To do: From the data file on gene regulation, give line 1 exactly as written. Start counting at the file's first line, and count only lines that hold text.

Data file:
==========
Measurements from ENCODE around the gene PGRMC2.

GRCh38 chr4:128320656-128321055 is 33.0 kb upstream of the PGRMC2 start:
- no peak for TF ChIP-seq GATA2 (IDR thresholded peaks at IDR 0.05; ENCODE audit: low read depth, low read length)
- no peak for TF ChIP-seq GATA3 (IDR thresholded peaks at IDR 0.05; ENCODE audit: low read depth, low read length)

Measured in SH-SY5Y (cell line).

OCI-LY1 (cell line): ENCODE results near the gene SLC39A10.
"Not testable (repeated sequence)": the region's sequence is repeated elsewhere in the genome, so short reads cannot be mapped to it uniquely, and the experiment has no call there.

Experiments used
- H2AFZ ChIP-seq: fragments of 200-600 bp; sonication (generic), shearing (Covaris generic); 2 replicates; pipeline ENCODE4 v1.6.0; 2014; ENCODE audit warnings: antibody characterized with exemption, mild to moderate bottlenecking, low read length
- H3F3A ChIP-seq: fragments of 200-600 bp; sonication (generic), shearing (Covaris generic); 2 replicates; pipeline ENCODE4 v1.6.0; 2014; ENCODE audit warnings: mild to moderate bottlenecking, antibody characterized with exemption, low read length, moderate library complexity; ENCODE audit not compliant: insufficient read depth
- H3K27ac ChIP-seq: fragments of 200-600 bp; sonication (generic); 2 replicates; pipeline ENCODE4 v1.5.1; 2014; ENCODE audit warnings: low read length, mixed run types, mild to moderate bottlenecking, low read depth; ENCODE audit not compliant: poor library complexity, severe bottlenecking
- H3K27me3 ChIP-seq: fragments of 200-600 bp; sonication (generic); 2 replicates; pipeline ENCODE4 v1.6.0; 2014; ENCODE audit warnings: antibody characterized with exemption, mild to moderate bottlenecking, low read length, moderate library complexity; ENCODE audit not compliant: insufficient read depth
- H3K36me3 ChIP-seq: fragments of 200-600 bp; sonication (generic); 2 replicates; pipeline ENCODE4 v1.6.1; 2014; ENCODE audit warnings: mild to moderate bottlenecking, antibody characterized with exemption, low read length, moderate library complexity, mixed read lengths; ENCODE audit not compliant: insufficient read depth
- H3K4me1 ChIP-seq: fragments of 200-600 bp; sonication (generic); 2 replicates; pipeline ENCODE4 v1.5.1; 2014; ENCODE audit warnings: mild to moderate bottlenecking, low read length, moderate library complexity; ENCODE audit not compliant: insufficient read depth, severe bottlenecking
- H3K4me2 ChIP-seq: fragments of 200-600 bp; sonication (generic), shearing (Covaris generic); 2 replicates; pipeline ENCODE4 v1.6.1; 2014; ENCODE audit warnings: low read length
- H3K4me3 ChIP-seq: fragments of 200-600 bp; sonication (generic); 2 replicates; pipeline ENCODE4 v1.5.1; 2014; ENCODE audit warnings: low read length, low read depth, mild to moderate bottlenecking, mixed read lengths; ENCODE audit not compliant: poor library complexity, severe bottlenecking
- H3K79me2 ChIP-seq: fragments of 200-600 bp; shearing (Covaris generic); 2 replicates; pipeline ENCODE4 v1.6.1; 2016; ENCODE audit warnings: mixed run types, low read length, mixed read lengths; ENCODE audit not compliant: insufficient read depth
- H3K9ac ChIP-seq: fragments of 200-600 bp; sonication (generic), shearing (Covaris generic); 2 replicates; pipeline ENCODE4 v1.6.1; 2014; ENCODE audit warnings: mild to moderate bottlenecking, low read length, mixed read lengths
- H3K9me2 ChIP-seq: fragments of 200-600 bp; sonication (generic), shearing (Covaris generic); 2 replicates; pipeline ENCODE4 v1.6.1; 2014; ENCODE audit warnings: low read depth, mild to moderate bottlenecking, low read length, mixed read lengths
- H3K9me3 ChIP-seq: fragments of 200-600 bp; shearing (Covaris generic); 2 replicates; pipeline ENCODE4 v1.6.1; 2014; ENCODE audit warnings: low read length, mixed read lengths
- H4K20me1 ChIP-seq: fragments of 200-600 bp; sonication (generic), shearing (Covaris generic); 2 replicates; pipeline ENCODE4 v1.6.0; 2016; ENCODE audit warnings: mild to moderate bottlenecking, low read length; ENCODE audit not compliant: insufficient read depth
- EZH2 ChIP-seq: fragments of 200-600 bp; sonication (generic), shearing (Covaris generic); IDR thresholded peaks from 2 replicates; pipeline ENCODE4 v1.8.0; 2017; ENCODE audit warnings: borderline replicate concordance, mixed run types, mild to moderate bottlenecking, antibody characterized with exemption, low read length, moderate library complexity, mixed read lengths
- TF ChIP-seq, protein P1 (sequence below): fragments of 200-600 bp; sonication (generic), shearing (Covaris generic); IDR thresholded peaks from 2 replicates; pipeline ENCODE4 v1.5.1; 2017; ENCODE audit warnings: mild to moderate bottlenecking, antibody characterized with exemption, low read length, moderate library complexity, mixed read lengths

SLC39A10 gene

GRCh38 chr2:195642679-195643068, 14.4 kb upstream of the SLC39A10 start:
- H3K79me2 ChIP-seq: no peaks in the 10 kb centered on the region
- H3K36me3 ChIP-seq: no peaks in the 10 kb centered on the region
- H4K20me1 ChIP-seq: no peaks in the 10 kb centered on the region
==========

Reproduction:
Measurements from ENCODE around the gene PGRMC2.